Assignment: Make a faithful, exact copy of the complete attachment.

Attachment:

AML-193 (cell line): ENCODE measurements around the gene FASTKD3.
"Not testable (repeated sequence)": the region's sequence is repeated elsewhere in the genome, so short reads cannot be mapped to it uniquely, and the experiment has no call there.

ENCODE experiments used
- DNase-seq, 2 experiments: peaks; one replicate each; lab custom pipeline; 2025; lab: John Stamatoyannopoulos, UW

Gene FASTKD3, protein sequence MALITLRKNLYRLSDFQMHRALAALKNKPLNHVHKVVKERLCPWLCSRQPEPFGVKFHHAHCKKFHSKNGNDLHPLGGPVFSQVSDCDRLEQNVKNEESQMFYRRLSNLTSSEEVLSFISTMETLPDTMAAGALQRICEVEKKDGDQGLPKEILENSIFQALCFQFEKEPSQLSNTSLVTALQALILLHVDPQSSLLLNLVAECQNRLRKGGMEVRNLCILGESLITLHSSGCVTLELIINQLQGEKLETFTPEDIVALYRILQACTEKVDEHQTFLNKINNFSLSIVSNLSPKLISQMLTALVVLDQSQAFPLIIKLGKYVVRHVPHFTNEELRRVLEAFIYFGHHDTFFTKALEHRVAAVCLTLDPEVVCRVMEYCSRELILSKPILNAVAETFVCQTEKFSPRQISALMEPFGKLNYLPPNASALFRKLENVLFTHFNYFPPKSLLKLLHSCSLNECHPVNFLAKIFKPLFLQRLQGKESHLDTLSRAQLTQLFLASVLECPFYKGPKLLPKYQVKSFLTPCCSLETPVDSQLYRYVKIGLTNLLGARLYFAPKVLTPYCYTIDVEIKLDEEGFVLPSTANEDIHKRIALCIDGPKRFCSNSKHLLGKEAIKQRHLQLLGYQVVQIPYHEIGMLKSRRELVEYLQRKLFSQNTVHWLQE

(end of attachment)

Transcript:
AML-193 (cell line): ENCODE measurements around the gene FASTKD3.
"Not testable (repeated sequence)": the region's sequence is repeated elsewhere in the genome, so short reads cannot be mapped to it uniquely, and the experiment has no call there.

ENCODE experiments used
- DNase-seq, 2 experiments: peaks; one replicate each; lab custom pipeline; 2025; lab: John Stamatoyannopoulos, UW

Gene FASTKD3, protein sequence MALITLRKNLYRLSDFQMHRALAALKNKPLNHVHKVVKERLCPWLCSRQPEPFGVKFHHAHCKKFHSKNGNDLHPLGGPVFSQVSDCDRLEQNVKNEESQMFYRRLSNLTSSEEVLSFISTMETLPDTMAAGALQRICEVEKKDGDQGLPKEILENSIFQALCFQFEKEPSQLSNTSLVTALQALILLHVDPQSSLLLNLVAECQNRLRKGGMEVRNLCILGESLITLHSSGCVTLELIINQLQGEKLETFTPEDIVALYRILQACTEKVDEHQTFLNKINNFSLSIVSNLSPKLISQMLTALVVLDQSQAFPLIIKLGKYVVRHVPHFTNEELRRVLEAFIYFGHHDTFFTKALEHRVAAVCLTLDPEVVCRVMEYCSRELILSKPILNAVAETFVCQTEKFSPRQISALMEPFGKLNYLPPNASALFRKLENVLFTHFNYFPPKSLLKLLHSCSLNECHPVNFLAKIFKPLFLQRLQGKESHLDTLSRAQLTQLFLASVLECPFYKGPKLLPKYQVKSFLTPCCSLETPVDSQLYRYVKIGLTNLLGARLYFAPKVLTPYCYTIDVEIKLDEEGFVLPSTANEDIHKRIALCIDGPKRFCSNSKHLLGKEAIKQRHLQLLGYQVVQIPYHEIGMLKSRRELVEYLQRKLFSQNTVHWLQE